Two residents at a public housing estate affected by lead contamination in its water supply have filed a claim on Tuesday against a building contractor for a total of HK$800 they paid for new water filters.

The two claimants, surnamed Chan and Lee, spent $200 and $600 on water filters from retail chain 759 Store and a door-to-door salesman respectively, after the level of lead in the water at Kai Ching Estate in Kowloon City was found to exceed the World Health Organization standard.

water, kai ching estate
Water at Kai Ching Estate.

The two made their purchases before government contractor China State Construction International Holdings, which was responsible for the installation of water pipes at Kai Ching Estate in Kowloon City, announced that it will be installing new filters for residents.

The two filed the claim at the Small Claims Tribunal and the case will be heard on October 17.

Chan reportedly said that although his health has not been adversely affected by the consumption of lead water, the scandal still gave him a scare. Lee said she found out that the water filter she bought was not certified.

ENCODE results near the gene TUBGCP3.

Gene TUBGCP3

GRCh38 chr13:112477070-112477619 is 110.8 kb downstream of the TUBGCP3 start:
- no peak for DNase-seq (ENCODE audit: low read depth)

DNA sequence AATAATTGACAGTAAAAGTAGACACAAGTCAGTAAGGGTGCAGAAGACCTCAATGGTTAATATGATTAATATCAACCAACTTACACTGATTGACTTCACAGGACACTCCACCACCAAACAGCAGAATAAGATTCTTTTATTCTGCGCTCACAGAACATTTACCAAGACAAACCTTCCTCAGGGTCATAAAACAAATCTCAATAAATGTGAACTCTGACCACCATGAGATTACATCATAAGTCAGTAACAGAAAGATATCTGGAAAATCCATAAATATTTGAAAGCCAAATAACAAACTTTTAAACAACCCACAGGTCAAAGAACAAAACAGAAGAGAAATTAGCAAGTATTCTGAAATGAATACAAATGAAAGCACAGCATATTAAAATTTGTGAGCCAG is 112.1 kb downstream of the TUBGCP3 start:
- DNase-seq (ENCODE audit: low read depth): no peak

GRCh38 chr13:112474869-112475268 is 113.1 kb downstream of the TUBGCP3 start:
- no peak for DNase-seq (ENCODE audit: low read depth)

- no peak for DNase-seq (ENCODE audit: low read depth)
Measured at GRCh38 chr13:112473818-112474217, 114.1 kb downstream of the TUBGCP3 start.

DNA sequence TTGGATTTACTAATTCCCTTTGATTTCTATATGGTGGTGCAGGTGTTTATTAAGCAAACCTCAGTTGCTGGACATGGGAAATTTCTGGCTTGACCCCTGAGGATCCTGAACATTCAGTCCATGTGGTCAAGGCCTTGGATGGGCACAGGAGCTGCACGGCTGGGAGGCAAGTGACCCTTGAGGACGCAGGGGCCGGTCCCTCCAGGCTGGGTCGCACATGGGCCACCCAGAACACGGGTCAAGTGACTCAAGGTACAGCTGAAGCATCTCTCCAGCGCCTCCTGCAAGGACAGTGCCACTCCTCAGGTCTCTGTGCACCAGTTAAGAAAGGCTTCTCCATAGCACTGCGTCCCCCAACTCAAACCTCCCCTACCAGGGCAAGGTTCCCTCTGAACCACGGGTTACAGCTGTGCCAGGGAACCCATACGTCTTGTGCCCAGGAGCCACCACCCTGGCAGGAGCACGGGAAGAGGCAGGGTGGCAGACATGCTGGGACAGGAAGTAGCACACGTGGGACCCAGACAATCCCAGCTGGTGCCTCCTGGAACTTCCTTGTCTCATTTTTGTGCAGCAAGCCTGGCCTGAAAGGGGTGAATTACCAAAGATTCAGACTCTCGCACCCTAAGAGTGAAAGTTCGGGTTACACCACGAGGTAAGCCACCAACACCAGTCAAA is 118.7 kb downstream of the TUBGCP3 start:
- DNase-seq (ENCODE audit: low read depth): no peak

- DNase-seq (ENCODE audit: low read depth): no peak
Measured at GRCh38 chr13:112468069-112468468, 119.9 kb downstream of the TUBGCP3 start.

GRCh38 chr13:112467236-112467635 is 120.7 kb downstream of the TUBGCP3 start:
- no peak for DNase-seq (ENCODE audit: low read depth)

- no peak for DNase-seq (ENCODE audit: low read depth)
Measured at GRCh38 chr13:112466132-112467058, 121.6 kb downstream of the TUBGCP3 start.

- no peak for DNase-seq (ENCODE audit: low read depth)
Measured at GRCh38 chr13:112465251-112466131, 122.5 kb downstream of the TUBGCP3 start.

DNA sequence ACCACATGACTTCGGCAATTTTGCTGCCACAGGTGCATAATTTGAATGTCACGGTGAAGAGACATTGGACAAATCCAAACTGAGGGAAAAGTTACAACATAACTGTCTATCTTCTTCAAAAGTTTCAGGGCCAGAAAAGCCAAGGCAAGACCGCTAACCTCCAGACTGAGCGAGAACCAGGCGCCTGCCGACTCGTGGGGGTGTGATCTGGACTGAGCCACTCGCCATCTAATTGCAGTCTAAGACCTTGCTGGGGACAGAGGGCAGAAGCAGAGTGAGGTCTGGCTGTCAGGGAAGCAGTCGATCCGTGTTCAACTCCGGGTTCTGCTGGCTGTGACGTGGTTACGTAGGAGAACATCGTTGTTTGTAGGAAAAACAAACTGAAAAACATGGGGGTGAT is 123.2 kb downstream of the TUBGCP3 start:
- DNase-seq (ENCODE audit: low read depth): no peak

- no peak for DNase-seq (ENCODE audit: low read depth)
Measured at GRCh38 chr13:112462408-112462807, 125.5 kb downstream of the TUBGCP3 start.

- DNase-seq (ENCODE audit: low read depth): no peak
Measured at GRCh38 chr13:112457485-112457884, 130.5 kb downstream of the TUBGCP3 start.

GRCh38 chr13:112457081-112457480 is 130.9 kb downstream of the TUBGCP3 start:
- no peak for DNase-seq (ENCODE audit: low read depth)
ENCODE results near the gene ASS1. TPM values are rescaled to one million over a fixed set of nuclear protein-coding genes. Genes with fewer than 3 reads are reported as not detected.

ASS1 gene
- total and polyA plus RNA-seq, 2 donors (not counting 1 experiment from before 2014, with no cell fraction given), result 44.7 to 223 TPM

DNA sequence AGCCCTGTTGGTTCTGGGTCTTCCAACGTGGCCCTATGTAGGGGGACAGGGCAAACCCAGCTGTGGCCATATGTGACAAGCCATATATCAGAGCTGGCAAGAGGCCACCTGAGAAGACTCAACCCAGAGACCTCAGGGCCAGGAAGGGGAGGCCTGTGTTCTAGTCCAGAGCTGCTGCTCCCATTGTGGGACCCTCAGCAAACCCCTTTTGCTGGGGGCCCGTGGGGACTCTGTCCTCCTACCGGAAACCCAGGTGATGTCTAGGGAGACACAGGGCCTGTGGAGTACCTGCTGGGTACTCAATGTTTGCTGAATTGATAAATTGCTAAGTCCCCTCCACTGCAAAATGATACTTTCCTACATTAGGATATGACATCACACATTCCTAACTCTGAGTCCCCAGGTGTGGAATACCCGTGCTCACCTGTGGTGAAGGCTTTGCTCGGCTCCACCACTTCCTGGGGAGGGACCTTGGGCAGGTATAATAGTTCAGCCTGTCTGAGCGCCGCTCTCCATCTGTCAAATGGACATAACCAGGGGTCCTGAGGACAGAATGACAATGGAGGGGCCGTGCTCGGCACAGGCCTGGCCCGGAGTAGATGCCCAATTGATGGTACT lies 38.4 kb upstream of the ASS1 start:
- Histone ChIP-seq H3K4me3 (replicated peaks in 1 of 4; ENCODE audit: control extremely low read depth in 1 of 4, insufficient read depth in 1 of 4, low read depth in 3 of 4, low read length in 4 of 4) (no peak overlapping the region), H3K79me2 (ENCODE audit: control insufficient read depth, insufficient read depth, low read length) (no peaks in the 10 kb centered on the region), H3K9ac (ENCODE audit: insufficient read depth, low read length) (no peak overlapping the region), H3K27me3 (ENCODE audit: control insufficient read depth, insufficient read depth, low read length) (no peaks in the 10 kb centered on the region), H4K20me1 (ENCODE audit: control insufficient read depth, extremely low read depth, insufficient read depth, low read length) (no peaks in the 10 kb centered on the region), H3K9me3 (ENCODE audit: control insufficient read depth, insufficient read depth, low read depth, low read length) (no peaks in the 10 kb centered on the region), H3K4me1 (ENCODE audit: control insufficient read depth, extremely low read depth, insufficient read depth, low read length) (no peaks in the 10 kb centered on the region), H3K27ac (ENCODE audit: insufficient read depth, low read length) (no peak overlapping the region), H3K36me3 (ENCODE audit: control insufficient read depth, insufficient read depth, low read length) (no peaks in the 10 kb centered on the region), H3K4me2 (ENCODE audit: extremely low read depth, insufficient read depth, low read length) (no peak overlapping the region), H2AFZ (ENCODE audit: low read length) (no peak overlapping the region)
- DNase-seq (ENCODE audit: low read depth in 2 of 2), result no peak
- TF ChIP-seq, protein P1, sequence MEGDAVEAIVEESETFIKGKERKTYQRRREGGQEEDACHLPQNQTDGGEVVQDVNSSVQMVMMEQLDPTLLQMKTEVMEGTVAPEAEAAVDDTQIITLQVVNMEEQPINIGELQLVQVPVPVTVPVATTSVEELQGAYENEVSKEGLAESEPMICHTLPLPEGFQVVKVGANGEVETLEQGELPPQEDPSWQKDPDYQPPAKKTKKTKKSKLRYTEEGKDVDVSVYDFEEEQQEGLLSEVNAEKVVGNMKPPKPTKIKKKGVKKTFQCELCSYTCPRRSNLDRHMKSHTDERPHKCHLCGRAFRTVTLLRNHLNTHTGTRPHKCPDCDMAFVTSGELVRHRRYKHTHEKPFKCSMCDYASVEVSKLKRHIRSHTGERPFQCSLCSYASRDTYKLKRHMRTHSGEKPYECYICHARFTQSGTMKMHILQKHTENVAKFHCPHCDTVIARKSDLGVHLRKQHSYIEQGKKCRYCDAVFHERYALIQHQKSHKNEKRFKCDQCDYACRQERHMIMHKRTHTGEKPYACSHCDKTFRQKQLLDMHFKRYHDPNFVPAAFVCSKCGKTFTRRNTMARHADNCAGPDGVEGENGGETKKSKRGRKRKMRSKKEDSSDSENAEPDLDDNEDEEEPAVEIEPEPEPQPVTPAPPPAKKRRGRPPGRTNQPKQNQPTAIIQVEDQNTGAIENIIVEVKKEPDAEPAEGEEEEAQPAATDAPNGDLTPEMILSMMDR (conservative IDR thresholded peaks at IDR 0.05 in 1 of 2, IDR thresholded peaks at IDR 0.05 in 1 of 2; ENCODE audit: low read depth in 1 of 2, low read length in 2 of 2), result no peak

Leung Yuen-ting of the Lead in Drinking Water Concern Group said that she was confident about the claim, and that she hoped this would set a precedent for the other residents affected, reported DBC radio station.

Kai Ching estate
Kai Ching Estate. Photo: Wikimedia Commons.

The first case of lead contamination was discovered in July when the Democratic Party conducted a water sampling investigation at Kai Ching Estate. The Housing Authority soon confirmed the level of lead present exceeded the WHO standard. Following the discovery, more housing estates and two primary schools also found excessive lead content in their water supplies.

An independent commission chaired by a judge was appointed to investigate the lead-in-water scandal. The commission is expected to report in nine months.

Karen is a journalist and writer covering politics and legal affairs in Hong Kong for HKFP. She has also written features on human rights, public space, regional legal developments, social and grassroots activism, and arts & culture. She is a BA and LLB graduate from the University of Hong Kong.